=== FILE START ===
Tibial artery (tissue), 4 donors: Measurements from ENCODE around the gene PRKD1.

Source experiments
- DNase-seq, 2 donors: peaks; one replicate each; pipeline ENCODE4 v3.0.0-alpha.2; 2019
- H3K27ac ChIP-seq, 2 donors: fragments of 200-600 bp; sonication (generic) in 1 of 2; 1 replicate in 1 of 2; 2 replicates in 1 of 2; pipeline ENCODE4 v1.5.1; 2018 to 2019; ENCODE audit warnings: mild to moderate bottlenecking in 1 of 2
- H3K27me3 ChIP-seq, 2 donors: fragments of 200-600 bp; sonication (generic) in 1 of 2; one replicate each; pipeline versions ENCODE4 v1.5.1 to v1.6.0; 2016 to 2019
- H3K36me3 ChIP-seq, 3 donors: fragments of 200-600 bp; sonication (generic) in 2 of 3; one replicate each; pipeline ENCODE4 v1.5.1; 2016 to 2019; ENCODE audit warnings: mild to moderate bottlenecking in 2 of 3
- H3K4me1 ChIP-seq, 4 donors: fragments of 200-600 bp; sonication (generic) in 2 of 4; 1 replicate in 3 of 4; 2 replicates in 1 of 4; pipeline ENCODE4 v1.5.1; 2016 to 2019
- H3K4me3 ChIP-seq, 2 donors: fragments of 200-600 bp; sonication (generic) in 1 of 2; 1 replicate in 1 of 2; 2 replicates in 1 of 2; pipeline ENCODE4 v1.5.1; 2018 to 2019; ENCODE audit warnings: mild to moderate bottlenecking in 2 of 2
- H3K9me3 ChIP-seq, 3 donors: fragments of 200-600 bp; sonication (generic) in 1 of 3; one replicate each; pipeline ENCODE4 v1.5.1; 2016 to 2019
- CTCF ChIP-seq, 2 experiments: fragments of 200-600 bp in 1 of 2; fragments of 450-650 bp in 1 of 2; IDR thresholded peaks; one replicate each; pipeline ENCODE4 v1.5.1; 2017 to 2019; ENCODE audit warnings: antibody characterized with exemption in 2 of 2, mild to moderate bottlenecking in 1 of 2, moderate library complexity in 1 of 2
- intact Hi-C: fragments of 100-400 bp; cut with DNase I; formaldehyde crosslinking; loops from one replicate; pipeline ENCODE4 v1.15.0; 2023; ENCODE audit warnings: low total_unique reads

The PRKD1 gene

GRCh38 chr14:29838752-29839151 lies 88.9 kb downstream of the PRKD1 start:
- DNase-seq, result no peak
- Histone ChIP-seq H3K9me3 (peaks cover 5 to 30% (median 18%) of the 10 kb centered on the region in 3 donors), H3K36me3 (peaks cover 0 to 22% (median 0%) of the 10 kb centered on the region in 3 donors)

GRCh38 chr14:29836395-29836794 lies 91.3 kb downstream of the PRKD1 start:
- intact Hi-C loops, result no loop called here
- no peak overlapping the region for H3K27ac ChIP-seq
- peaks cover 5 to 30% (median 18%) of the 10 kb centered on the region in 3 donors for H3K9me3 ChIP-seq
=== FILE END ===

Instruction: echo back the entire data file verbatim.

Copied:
Tibial artery (tissue), 4 donors: Measurements from ENCODE around the gene PRKD1.

Source experiments
- DNase-seq, 2 donors: peaks; one replicate each; pipeline ENCODE4 v3.0.0-alpha.2; 2019
- H3K27ac ChIP-seq, 2 donors: fragments of 200-600 bp; sonication (generic) in 1 of 2; 1 replicate in 1 of 2; 2 replicates in 1 of 2; pipeline ENCODE4 v1.5.1; 2018 to 2019; ENCODE audit warnings: mild to moderate bottlenecking in 1 of 2
- H3K27me3 ChIP-seq, 2 donors: fragments of 200-600 bp; sonication (generic) in 1 of 2; one replicate each; pipeline versions ENCODE4 v1.5.1 to v1.6.0; 2016 to 2019
- H3K36me3 ChIP-seq, 3 donors: fragments of 200-600 bp; sonication (generic) in 2 of 3; one replicate each; pipeline ENCODE4 v1.5.1; 2016 to 2019; ENCODE audit warnings: mild to moderate bottlenecking in 2 of 3
- H3K4me1 ChIP-seq, 4 donors: fragments of 200-600 bp; sonication (generic) in 2 of 4; 1 replicate in 3 of 4; 2 replicates in 1 of 4; pipeline ENCODE4 v1.5.1; 2016 to 2019
- H3K4me3 ChIP-seq, 2 donors: fragments of 200-600 bp; sonication (generic) in 1 of 2; 1 replicate in 1 of 2; 2 replicates in 1 of 2; pipeline ENCODE4 v1.5.1; 2018 to 2019; ENCODE audit warnings: mild to moderate bottlenecking in 2 of 2
- H3K9me3 ChIP-seq, 3 donors: fragments of 200-600 bp; sonication (generic) in 1 of 3; one replicate each; pipeline ENCODE4 v1.5.1; 2016 to 2019
- CTCF ChIP-seq, 2 experiments: fragments of 200-600 bp in 1 of 2; fragments of 450-650 bp in 1 of 2; IDR thresholded peaks; one replicate each; pipeline ENCODE4 v1.5.1; 2017 to 2019; ENCODE audit warnings: antibody characterized with exemption in 2 of 2, mild to moderate bottlenecking in 1 of 2, moderate library complexity in 1 of 2
- intact Hi-C: fragments of 100-400 bp; cut with DNase I; formaldehyde crosslinking; loops from one replicate; pipeline ENCODE4 v1.15.0; 2023; ENCODE audit warnings: low total_unique reads

The PRKD1 gene

GRCh38 chr14:29838752-29839151 lies 88.9 kb downstream of the PRKD1 start:
- DNase-seq, result no peak
- Histone ChIP-seq H3K9me3 (peaks cover 5 to 30% (median 18%) of the 10 kb centered on the region in 3 donors), H3K36me3 (peaks cover 0 to 22% (median 0%) of the 10 kb centered on the region in 3 donors)

GRCh38 chr14:29836395-29836794 lies 91.3 kb downstream of the PRKD1 start:
- intact Hi-C loops, result no loop called here
- no peak overlapping the region for H3K27ac ChIP-seq
- peaks cover 5 to 30% (median 18%) of the 10 kb centered on the region in 3 donors for H3K9me3 ChIP-seq